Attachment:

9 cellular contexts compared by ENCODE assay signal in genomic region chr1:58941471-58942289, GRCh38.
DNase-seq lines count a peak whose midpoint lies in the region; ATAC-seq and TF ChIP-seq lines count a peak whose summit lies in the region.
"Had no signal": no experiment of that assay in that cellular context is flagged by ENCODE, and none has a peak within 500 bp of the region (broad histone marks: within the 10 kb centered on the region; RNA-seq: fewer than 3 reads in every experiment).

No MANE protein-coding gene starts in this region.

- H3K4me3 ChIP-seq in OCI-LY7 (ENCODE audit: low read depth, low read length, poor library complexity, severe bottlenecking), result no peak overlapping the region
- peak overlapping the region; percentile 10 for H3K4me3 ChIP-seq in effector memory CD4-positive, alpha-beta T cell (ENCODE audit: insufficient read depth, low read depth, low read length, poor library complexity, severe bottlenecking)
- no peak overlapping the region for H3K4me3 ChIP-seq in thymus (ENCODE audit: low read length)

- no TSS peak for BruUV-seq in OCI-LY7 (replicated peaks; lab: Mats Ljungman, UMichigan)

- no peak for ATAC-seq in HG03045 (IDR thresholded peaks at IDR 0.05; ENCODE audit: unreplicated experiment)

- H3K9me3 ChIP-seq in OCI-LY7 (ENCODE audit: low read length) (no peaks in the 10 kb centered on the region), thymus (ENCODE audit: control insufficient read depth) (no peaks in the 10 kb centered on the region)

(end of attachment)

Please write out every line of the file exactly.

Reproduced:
9 cellular contexts compared by ENCODE assay signal in genomic region chr1:58941471-58942289, GRCh38.
DNase-seq lines count a peak whose midpoint lies in the region; ATAC-seq and TF ChIP-seq lines count a peak whose summit lies in the region.
"Had no signal": no experiment of that assay in that cellular context is flagged by ENCODE, and none has a peak within 500 bp of the region (broad histone marks: within the 10 kb centered on the region; RNA-seq: fewer than 3 reads in every experiment).

No MANE protein-coding gene starts in this region.

- H3K4me3 ChIP-seq in OCI-LY7 (ENCODE audit: low read depth, low read length, poor library complexity, severe bottlenecking), result no peak overlapping the region
- peak overlapping the region; percentile 10 for H3K4me3 ChIP-seq in effector memory CD4-positive, alpha-beta T cell (ENCODE audit: insufficient read depth, low read depth, low read length, poor library complexity, severe bottlenecking)
- no peak overlapping the region for H3K4me3 ChIP-seq in thymus (ENCODE audit: low read length)

- no TSS peak for BruUV-seq in OCI-LY7 (replicated peaks; lab: Mats Ljungman, UMichigan)

- no peak for ATAC-seq in HG03045 (IDR thresholded peaks at IDR 0.05; ENCODE audit: unreplicated experiment)

- H3K9me3 ChIP-seq in OCI-LY7 (ENCODE audit: low read length) (no peaks in the 10 kb centered on the region), thymus (ENCODE audit: control insufficient read depth) (no peaks in the 10 kb centered on the region)